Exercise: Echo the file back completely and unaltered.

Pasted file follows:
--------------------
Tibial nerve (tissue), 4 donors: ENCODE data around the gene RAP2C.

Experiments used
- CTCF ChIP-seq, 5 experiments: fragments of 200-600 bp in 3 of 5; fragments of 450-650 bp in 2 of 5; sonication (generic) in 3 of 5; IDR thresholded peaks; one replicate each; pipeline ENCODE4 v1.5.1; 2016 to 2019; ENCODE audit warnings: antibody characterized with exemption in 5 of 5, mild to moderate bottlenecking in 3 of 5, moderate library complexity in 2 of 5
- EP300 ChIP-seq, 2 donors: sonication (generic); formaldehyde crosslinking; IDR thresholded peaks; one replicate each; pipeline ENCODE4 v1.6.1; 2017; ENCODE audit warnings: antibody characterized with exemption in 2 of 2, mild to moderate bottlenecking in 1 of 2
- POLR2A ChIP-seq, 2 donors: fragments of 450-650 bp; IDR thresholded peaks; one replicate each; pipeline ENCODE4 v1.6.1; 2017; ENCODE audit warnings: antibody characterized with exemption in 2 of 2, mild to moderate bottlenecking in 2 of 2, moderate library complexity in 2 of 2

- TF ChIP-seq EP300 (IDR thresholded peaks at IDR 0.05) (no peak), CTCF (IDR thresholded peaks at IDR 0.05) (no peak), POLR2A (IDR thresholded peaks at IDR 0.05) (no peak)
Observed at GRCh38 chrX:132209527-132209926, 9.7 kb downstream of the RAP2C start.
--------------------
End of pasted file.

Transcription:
Tibial nerve (tissue), 4 donors: ENCODE data around the gene RAP2C.

Experiments used
- CTCF ChIP-seq, 5 experiments: fragments of 200-600 bp in 3 of 5; fragments of 450-650 bp in 2 of 5; sonication (generic) in 3 of 5; IDR thresholded peaks; one replicate each; pipeline ENCODE4 v1.5.1; 2016 to 2019; ENCODE audit warnings: antibody characterized with exemption in 5 of 5, mild to moderate bottlenecking in 3 of 5, moderate library complexity in 2 of 5
- EP300 ChIP-seq, 2 donors: sonication (generic); formaldehyde crosslinking; IDR thresholded peaks; one replicate each; pipeline ENCODE4 v1.6.1; 2017; ENCODE audit warnings: antibody characterized with exemption in 2 of 2, mild to moderate bottlenecking in 1 of 2
- POLR2A ChIP-seq, 2 donors: fragments of 450-650 bp; IDR thresholded peaks; one replicate each; pipeline ENCODE4 v1.6.1; 2017; ENCODE audit warnings: antibody characterized with exemption in 2 of 2, mild to moderate bottlenecking in 2 of 2, moderate library complexity in 2 of 2

- TF ChIP-seq EP300 (IDR thresholded peaks at IDR 0.05) (no peak), CTCF (IDR thresholded peaks at IDR 0.05) (no peak), POLR2A (IDR thresholded peaks at IDR 0.05) (no peak)
Observed at GRCh38 chrX:132209527-132209926, 9.7 kb downstream of the RAP2C start.